The first folio of Oxford, Bodleian Library, MS Junius 11 contains the two attested instances of the phrase gasta weardas in Old English, in the beginning of the poem Genesis A. The first occurs in a description of God’s establishment of the heavens as a home for his angels:
soðfæst and swiðfeorm sweglbosmas heold þa wæron gesette wide and side þurh geweald Godes wuldres bearnum, gasta weardum.(ll. 9–12a)1
It is plain from the context that both gasta weardum and wuldres bearnum refer to the angels of God, identified more explicitly in the following sentence by the phrase engla þreatas (l. 13b). This apparent use of gasta weardas as a distinctive appellation for angels is remarkable, inasmuch as angels are themselves spirits, whom we might sooner expect to find referred to as gastas than defined in relation to gastas. Angels are, of course, protectors or guardians of souls in the Christian tradition. Yet the context of Genesis A offers no particular warrant for an emphasis on this angelic duty, since the first ninety-one lines of the poem concern the angels and their fall, before the creation of mankind. It seems, then, that gasta weardas must be a conventional poetic expression used to denote angels regardless of context. But two things invite some doubt: no other instance of such an expression has survived; and the use of gastas alone to refer to angels (and devils) is well attested,2 and evident in the beginning section of Genesis A, in the half-lines geomre gastas (l. 69a) and werige gastas (l. 90b), which both describe the fallen angels. It is therefore reasonable to ask whether gasta weardum might be the relic of an earlier expression in which gasta referred simply to the angels. [End Page 141]
The second instance, indeed, casts doubt on the originality of gasta weardas in Genesis A. It occurs in a description of God’s creation of hell as a new home for the fallen angels:
heht þæt witehus wræcna bidan deop, dreama leas, Drihten ure gasta weardas.(ll. 39–41a)
While the manuscript reading of this passage has generally been left to stand in editions of Genesis A, the early editors that commented on it did so to note a discrepancy between genitive plural wræcna and accusative plural weardas: they understood heht þæt witehus wræcna bidan to mean “commanded that that house of punishment await the exiles,” taking gasta weardas as a second object of bidan in apposition with wræcna, despite the difference in case.3 This reading was supported by T. N. Toller, who brought forward a corroborative parallel from the Old Saxon Heliand in which bidan is once used in a single contruction with both an accusative and a genitive object: bed metodogiscapu, / torhtero tideo (ll. 4827b–28a).4 Yet several translators of Genesis A have read the passage differently, taking gasta weardas, not þæt witehus, as the object of heht; rendering bidan with “to endure” or “to suffer” rather than “await”; and taking wræcna as modifying þæt witehus: thus “Our Lord . . . commanded the keepers of souls to endure the abode of torments and miseries” (R. K. Gordon), “That outcasts’ prison . . . our Lord commanded the guardians of souls to suffer” (S. A. J. Bradley), and “Our Lord commanded the guardians of spirits to endure that torture chamber of exiles” (Daniel Anlezark).5 A third interpretation [End Page 142] of the passage, finally, is found in the generally freer prose translation of Charles Kennedy, who took wræcna together with þæt witehus, just as Gordon, Bradley, and Anlezark, but agreed with the early editors and Toller in making þæt witehus the object of heht, and understanding bidan to mean “await”: thus “Our Lord prepared this torture-house of exiles . . . for the coming of the angel hosts” (where “prepared . . . for the coming of” corresponds to heht . . . bidan, and “the angel hosts” to gasta weardas).6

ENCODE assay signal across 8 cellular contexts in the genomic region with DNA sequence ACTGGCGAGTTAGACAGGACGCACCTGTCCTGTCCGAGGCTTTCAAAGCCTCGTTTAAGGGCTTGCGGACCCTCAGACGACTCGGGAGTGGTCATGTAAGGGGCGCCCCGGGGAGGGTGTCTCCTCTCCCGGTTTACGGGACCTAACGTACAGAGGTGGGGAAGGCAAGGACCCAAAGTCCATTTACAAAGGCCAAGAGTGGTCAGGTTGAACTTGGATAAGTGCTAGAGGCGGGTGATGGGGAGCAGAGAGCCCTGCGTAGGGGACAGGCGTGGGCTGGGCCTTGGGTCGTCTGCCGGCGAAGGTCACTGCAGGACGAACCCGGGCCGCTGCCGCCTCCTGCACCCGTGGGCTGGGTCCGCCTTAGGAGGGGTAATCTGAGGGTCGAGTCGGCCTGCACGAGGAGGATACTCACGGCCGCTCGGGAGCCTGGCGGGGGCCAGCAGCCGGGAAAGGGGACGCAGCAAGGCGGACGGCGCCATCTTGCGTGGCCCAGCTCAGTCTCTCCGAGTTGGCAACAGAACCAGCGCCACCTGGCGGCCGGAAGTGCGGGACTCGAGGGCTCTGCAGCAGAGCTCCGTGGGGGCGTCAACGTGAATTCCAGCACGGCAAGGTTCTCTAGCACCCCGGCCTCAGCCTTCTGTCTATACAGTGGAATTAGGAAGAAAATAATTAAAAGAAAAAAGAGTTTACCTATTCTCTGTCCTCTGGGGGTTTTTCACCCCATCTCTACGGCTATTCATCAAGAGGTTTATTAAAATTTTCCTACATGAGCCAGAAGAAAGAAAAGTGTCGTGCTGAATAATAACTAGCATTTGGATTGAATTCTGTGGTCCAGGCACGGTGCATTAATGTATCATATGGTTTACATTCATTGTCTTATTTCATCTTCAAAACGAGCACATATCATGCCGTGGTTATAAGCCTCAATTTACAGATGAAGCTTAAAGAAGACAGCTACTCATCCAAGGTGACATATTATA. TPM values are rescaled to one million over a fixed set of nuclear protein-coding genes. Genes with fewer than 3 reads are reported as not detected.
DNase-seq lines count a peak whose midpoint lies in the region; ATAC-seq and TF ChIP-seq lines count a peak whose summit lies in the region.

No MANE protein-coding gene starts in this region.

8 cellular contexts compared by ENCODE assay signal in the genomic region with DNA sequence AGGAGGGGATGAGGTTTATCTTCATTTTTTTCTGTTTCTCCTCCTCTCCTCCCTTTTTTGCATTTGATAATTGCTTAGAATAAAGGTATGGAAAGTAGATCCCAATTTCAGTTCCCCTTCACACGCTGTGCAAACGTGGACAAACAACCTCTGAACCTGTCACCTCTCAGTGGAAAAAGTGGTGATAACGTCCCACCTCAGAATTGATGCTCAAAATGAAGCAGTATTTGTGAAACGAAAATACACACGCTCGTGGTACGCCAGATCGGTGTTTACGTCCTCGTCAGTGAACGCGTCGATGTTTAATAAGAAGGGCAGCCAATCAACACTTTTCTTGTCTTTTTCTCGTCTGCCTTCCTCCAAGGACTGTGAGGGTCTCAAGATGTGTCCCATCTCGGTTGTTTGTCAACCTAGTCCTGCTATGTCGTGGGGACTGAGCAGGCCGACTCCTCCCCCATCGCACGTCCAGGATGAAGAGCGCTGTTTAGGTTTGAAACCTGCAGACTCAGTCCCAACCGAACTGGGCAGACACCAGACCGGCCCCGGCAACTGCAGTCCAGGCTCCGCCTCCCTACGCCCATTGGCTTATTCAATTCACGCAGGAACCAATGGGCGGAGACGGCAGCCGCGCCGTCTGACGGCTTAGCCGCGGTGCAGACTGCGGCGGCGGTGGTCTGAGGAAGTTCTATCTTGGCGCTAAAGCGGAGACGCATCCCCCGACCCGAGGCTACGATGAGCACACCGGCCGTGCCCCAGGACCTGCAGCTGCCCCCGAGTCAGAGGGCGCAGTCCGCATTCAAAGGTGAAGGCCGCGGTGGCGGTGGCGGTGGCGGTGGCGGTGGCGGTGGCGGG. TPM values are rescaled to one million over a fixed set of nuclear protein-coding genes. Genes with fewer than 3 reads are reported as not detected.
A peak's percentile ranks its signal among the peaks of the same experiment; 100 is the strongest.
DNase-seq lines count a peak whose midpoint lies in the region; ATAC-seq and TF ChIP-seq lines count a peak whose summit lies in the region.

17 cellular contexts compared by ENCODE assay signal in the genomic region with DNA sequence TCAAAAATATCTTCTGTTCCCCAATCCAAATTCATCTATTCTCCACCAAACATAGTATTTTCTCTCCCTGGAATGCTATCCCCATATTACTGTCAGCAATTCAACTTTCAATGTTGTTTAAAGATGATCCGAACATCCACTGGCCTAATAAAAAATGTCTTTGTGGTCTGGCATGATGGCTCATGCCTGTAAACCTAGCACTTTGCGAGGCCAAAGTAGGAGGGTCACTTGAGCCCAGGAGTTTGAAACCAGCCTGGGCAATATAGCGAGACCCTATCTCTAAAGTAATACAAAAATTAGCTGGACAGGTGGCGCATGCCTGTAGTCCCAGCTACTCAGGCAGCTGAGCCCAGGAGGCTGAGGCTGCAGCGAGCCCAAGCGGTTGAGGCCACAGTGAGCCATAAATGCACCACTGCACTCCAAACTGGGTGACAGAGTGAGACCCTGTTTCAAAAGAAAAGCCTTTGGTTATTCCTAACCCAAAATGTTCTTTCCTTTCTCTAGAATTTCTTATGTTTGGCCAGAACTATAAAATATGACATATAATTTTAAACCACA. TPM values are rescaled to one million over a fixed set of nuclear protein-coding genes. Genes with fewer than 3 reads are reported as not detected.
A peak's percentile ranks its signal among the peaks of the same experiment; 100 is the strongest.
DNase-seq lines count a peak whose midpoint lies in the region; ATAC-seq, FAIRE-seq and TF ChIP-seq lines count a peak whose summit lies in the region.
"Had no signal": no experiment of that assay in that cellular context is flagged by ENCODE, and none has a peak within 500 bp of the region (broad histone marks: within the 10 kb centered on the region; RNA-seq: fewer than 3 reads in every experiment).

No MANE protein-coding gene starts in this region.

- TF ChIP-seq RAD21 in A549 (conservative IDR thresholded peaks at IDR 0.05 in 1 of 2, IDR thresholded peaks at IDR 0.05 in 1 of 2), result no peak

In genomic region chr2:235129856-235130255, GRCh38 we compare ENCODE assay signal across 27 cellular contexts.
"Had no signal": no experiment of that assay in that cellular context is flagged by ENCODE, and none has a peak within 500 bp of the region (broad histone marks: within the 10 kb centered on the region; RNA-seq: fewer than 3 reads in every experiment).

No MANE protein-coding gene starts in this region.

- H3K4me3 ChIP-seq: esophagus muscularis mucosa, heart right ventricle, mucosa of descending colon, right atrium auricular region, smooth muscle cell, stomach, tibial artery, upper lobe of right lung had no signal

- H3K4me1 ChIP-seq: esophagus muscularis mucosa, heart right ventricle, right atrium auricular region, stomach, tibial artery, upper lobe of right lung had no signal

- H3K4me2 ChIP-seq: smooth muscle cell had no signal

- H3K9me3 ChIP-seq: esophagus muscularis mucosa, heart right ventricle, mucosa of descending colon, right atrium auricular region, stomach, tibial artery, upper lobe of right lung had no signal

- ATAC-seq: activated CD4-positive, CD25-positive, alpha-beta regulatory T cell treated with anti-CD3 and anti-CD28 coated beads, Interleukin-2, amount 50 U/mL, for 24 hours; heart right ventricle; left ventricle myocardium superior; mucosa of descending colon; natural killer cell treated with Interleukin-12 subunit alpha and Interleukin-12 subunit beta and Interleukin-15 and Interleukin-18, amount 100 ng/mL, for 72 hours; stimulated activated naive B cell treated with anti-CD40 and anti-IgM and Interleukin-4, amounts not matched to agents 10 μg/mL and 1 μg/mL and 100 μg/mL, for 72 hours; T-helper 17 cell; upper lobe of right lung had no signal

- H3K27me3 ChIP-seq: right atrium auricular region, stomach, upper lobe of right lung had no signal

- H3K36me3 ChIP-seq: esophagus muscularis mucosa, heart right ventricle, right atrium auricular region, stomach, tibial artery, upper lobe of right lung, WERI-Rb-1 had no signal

Each of these three interpretations, while avoiding some doubtful assumption or difficulty of one or both of the others, involves one or more of...